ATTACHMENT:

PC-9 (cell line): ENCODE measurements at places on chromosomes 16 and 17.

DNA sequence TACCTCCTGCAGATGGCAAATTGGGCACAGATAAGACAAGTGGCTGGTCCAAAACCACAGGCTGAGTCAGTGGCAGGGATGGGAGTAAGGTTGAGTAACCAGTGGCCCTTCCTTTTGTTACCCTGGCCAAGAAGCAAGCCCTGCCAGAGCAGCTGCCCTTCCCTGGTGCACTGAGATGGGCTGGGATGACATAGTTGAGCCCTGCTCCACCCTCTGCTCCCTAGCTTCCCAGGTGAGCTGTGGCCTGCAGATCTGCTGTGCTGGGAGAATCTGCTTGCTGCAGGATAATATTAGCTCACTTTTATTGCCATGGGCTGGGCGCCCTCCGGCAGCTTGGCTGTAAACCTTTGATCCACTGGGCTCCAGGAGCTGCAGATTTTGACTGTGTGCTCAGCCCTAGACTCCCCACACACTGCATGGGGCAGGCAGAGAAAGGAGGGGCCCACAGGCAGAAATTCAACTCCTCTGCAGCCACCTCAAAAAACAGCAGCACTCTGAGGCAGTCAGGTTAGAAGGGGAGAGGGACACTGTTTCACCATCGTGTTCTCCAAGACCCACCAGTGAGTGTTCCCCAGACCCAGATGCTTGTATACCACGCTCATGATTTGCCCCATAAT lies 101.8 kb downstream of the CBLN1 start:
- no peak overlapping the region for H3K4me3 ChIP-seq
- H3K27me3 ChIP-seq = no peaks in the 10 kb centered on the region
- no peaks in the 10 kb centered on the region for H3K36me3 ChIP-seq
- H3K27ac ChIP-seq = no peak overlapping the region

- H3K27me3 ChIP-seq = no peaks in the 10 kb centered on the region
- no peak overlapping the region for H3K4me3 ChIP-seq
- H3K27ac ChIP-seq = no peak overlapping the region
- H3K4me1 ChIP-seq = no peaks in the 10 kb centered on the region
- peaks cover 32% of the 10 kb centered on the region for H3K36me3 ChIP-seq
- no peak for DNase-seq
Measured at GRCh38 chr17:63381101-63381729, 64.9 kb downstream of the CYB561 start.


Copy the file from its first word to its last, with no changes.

PC-9 (cell line): ENCODE measurements at places on chromosomes 16 and 17.

DNA sequence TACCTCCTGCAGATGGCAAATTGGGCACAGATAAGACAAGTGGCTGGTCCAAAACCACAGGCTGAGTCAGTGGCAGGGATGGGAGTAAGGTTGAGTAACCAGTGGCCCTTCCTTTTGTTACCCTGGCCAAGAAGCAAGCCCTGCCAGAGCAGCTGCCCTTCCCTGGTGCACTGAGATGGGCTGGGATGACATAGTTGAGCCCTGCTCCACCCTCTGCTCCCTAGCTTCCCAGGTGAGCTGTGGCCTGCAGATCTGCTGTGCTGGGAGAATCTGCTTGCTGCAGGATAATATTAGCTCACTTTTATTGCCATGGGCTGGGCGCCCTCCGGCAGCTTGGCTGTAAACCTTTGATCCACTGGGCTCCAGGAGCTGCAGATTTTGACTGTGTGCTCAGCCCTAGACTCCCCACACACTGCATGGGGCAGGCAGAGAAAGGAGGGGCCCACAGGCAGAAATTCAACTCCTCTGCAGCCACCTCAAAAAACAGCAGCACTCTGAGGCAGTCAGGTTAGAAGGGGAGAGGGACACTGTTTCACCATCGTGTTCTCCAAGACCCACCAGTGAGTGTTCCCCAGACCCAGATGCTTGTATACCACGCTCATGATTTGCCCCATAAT lies 101.8 kb downstream of the CBLN1 start:
- no peak overlapping the region for H3K4me3 ChIP-seq
- H3K27me3 ChIP-seq = no peaks in the 10 kb centered on the region
- no peaks in the 10 kb centered on the region for H3K36me3 ChIP-seq
- H3K27ac ChIP-seq = no peak overlapping the region

- H3K27me3 ChIP-seq = no peaks in the 10 kb centered on the region
- no peak overlapping the region for H3K4me3 ChIP-seq
- H3K27ac ChIP-seq = no peak overlapping the region
- H3K4me1 ChIP-seq = no peaks in the 10 kb centered on the region
- peaks cover 32% of the 10 kb centered on the region for H3K36me3 ChIP-seq
- no peak for DNase-seq
Measured at GRCh38 chr17:63381101-63381729, 64.9 kb downstream of the CYB561 start.